The Powertrain Control Module (PCM) monitors many different circuits in the fuel injection, ignition, emissions and engine systems. If the PCM senses a problem with a monitored circuit often enough to indicate an actual problem, it will store a Diagnostic Trouble Code (DTC) in the PCM's memory. If the code is applicable to a non-emission related component or system, and the problem is repaired or ceases to exist, the PCM will cancel the code after 40 engine warm-up cycles. A DTC that affects emissions will light up the Malfunction Indicator Lamp (MIL).
Certain guidelines must be met before the PCM will store a code in its memory. The criteria might be a certain range of the engine rpm, engine temperature and/or input voltage to the PCM. The PCM may not store a DTC for a monitored circuit, even though a malfunction has occurred. This may happen because one of the DTC criteria for the circuit has not been met. For example, the DTC criteria may require the PCM to monitor the circuit only when the engine operates between 750-2,000 rpm. If the sensor's output circuit shorted to ground when the engine operated above 2,400 rpm, (with a result of 0 volt input to the PCM), then no DTC would be stored, since the engine condition occurred at an engine speed above the maximum threshold of 2,000 rpm. There are various operating conditions for which the PCM monitors and sets DTC's.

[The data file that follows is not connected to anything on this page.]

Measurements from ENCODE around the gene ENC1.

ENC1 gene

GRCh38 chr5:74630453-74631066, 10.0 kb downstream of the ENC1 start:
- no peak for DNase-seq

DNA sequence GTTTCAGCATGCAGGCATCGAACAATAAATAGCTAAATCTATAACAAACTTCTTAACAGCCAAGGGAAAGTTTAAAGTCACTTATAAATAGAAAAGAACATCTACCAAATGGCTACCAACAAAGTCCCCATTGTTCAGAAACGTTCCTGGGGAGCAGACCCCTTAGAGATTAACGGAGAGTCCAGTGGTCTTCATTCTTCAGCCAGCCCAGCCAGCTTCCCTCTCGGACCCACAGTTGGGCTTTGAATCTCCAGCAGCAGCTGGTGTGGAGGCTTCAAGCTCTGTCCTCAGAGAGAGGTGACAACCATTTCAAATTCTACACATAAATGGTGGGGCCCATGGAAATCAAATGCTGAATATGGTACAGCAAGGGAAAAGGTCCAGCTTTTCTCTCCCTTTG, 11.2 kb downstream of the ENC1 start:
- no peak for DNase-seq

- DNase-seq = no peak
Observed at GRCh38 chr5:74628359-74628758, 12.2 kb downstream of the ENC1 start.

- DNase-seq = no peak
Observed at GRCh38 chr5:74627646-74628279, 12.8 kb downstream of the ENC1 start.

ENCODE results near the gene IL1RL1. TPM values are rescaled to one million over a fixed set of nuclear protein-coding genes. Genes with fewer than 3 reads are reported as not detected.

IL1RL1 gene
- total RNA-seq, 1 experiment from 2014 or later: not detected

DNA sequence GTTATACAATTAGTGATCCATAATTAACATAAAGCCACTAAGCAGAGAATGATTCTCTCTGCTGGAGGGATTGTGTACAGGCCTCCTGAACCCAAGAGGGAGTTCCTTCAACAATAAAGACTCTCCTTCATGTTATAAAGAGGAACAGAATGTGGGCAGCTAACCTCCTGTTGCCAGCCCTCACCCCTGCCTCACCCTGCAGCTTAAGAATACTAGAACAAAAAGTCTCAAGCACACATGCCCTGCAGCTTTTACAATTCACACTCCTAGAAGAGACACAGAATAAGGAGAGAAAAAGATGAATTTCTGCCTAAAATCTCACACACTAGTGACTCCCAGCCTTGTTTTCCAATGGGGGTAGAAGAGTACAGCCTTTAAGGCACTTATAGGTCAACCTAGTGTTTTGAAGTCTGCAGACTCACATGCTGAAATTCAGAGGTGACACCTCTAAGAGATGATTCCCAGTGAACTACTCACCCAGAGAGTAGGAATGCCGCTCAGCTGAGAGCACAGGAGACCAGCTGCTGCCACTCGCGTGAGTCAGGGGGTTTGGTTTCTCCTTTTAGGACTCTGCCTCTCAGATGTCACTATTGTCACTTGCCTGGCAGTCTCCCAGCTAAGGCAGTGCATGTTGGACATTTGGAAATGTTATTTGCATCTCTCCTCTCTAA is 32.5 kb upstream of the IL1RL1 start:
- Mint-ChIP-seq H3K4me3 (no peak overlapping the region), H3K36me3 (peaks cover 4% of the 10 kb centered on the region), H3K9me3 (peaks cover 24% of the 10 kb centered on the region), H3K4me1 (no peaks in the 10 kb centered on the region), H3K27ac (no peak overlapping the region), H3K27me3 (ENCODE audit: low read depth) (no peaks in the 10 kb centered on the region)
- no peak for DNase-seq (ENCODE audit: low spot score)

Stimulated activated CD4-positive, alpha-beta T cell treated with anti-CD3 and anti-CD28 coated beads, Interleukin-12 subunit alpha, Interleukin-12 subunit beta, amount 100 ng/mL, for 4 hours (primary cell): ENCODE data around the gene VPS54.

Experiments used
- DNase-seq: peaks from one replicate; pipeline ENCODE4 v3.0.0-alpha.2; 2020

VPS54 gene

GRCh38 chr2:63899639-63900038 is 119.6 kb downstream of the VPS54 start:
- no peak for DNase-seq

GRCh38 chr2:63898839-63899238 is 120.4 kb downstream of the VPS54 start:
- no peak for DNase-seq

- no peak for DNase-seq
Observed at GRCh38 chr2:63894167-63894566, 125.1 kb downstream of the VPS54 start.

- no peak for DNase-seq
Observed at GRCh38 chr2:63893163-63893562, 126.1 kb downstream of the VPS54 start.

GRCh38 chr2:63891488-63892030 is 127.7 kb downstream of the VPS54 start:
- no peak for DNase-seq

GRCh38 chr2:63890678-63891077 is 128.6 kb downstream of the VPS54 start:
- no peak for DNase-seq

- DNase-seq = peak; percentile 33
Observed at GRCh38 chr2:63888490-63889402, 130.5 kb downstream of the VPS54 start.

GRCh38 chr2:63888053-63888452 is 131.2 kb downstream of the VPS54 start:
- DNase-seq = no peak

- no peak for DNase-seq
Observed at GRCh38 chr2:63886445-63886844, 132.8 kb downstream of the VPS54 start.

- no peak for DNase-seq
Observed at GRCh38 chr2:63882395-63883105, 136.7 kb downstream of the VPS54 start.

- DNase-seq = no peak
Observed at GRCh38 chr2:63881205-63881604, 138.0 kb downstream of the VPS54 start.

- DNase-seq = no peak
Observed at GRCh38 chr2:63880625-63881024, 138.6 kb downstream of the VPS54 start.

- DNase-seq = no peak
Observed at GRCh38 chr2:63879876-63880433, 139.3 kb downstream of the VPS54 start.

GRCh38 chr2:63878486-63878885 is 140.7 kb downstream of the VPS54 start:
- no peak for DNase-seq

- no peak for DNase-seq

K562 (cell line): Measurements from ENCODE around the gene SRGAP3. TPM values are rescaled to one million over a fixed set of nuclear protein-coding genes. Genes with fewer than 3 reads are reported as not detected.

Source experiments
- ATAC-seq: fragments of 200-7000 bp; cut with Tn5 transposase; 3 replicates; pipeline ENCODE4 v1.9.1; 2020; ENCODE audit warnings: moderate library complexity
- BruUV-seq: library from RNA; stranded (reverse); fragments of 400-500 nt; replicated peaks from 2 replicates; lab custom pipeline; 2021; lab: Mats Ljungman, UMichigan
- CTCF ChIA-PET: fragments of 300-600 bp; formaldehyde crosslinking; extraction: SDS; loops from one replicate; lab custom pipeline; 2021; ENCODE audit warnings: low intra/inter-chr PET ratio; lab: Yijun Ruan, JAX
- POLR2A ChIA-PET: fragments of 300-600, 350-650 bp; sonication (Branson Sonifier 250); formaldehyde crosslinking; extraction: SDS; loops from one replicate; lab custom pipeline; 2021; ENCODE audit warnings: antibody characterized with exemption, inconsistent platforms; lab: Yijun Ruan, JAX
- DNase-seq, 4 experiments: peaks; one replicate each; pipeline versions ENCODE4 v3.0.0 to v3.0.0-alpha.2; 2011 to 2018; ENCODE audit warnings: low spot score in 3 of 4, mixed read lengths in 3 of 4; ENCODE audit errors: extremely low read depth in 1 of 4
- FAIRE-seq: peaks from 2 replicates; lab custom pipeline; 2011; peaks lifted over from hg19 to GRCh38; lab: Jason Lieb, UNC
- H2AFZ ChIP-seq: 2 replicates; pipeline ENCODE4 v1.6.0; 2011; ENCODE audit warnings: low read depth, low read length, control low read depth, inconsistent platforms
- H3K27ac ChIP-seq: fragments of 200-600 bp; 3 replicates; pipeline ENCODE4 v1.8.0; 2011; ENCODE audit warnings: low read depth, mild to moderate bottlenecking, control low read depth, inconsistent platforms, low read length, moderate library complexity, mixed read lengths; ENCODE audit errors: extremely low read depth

Various diagnostic procedures may actually cause a diagnostic monitor to set a DTC. For example, disconnecting a spark plug wire to perform a spark test may set the misfire code. When a repair is completed and verified, use Chryslers DRB® or equivalent scan tool to erase all DTC's, thereby shutting off the MIL.
As a functional test, the Malfunction Indicator Lamp (MIL) lights up at the ignition key ON position before engine cranking. Whenever the PCM sets a DTC that affects emissions, it lights up the MIL. If a problem is detected, the PCM sends a message to the instrument cluster, illuminating the lamp. The PCM will light up the MIL only for codes that affect vehicle emissions. The MIL stays on constantly when the PCM has entered Limp-In mode or has found a failed emission component or system. The MIL stays on until the DTC is erased.
The MIL will either flash or light up constantly when the PCM detects active engine misfire. Also, the PCM may reset (turn off) the MIL when one of the following conditions occur: